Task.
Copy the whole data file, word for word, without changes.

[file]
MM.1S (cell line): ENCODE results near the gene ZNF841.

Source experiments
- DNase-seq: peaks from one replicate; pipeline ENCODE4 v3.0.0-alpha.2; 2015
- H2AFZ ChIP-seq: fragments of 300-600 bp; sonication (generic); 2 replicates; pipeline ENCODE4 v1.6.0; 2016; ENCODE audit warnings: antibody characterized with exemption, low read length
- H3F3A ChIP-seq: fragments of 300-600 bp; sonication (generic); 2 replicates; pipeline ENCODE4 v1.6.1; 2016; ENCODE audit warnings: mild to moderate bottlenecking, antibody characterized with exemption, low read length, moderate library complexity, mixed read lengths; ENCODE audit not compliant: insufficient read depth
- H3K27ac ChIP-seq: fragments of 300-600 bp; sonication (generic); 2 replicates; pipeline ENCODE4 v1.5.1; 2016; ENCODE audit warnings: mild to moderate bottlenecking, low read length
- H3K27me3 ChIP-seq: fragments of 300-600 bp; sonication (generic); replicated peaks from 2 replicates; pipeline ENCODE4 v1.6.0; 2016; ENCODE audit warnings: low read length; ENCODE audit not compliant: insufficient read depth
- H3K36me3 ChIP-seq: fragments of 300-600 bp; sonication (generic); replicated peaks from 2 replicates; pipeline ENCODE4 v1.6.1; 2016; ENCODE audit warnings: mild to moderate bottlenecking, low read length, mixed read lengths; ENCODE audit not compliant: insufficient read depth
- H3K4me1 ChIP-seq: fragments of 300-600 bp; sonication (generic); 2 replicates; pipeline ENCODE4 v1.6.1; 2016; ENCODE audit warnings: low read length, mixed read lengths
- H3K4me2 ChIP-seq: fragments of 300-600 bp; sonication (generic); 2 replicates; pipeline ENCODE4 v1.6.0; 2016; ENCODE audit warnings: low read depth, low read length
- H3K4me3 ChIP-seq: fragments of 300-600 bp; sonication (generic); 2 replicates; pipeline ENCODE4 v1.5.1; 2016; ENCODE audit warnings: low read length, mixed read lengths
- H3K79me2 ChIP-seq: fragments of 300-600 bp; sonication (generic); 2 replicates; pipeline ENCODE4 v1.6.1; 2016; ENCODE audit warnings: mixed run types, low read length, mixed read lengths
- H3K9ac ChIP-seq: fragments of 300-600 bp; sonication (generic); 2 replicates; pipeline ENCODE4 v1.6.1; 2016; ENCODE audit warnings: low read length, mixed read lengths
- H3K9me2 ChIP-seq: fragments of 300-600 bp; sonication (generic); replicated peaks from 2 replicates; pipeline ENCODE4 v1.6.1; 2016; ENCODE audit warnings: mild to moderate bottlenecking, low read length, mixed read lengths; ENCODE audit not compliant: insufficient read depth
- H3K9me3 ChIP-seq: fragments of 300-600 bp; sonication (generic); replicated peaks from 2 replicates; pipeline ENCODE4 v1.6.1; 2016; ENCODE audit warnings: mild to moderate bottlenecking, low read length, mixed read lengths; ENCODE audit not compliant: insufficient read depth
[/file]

MM.1S (cell line): ENCODE results near the gene ZNF841.

Source experiments
- DNase-seq: peaks from one replicate; pipeline ENCODE4 v3.0.0-alpha.2; 2015
- H2AFZ ChIP-seq: fragments of 300-600 bp; sonication (generic); 2 replicates; pipeline ENCODE4 v1.6.0; 2016; ENCODE audit warnings: antibody characterized with exemption, low read length
- H3F3A ChIP-seq: fragments of 300-600 bp; sonication (generic); 2 replicates; pipeline ENCODE4 v1.6.1; 2016; ENCODE audit warnings: mild to moderate bottlenecking, antibody characterized with exemption, low read length, moderate library complexity, mixed read lengths; ENCODE audit not compliant: insufficient read depth
- H3K27ac ChIP-seq: fragments of 300-600 bp; sonication (generic); 2 replicates; pipeline ENCODE4 v1.5.1; 2016; ENCODE audit warnings: mild to moderate bottlenecking, low read length
- H3K27me3 ChIP-seq: fragments of 300-600 bp; sonication (generic); replicated peaks from 2 replicates; pipeline ENCODE4 v1.6.0; 2016; ENCODE audit warnings: low read length; ENCODE audit not compliant: insufficient read depth
- H3K36me3 ChIP-seq: fragments of 300-600 bp; sonication (generic); replicated peaks from 2 replicates; pipeline ENCODE4 v1.6.1; 2016; ENCODE audit warnings: mild to moderate bottlenecking, low read length, mixed read lengths; ENCODE audit not compliant: insufficient read depth
- H3K4me1 ChIP-seq: fragments of 300-600 bp; sonication (generic); 2 replicates; pipeline ENCODE4 v1.6.1; 2016; ENCODE audit warnings: low read length, mixed read lengths
- H3K4me2 ChIP-seq: fragments of 300-600 bp; sonication (generic); 2 replicates; pipeline ENCODE4 v1.6.0; 2016; ENCODE audit warnings: low read depth, low read length
- H3K4me3 ChIP-seq: fragments of 300-600 bp; sonication (generic); 2 replicates; pipeline ENCODE4 v1.5.1; 2016; ENCODE audit warnings: low read length, mixed read lengths
- H3K79me2 ChIP-seq: fragments of 300-600 bp; sonication (generic); 2 replicates; pipeline ENCODE4 v1.6.1; 2016; ENCODE audit warnings: mixed run types, low read length, mixed read lengths
- H3K9ac ChIP-seq: fragments of 300-600 bp; sonication (generic); 2 replicates; pipeline ENCODE4 v1.6.1; 2016; ENCODE audit warnings: low read length, mixed read lengths
- H3K9me2 ChIP-seq: fragments of 300-600 bp; sonication (generic); replicated peaks from 2 replicates; pipeline ENCODE4 v1.6.1; 2016; ENCODE audit warnings: mild to moderate bottlenecking, low read length, mixed read lengths; ENCODE audit not compliant: insufficient read depth
- H3K9me3 ChIP-seq: fragments of 300-600 bp; sonication (generic); replicated peaks from 2 replicates; pipeline ENCODE4 v1.6.1; 2016; ENCODE audit warnings: mild to moderate bottlenecking, low read length, mixed read lengths; ENCODE audit not compliant: insufficient read depth